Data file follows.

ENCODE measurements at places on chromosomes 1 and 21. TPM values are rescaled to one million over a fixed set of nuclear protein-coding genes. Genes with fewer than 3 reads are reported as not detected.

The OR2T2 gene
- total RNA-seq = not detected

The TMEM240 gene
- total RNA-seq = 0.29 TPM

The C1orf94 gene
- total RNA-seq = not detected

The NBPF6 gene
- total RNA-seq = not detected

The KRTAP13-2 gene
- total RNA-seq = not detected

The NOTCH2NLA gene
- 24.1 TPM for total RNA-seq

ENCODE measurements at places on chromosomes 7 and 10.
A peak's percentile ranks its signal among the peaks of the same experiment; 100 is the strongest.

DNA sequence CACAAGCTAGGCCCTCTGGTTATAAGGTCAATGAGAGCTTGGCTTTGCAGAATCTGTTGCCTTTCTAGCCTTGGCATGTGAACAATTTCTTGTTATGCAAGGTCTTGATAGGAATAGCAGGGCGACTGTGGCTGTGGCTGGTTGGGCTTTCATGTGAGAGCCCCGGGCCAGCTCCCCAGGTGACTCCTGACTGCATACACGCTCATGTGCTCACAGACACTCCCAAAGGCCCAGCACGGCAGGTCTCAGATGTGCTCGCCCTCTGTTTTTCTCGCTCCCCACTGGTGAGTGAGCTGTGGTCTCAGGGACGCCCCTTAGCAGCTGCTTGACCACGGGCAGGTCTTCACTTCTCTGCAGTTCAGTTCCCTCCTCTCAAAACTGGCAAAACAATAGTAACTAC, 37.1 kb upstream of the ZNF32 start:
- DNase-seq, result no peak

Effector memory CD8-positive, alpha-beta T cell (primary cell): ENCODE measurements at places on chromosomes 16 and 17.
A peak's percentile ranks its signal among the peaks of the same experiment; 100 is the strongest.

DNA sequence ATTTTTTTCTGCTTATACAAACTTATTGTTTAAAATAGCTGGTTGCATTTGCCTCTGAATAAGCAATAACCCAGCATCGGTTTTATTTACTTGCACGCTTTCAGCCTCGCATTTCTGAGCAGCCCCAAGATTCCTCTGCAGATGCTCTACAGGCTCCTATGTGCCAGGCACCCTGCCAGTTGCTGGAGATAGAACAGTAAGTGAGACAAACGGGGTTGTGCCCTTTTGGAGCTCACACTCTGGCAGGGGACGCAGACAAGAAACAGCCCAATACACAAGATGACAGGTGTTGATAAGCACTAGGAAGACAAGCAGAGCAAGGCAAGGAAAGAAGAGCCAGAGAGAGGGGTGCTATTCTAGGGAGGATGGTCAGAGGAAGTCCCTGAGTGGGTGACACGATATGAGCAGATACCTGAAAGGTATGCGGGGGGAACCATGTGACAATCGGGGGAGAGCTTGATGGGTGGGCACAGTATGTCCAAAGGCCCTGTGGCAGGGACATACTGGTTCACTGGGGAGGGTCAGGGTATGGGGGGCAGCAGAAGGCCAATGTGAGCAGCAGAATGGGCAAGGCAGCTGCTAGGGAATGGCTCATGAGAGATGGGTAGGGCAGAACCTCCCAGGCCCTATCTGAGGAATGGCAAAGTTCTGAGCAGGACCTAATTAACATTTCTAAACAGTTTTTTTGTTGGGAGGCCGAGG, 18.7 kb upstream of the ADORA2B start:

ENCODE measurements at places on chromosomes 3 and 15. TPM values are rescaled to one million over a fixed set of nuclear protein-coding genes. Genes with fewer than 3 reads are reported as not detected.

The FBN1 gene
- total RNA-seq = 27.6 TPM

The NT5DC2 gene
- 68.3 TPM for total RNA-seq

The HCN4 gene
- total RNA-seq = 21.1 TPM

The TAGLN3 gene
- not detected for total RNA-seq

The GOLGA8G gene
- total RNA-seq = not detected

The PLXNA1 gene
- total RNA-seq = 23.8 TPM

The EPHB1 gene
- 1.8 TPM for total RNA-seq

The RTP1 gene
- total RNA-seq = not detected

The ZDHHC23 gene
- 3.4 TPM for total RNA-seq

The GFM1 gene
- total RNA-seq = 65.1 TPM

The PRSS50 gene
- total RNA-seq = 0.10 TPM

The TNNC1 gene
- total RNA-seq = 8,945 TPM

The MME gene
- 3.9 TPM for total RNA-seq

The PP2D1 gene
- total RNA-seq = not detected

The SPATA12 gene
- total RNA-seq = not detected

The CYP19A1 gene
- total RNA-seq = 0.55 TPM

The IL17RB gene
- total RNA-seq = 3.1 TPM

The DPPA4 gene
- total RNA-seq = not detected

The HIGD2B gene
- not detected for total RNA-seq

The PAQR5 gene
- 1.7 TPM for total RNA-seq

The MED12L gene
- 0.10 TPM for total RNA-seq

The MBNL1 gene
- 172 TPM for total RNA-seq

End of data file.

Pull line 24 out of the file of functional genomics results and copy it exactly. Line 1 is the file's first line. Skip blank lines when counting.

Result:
The NT5DC2 gene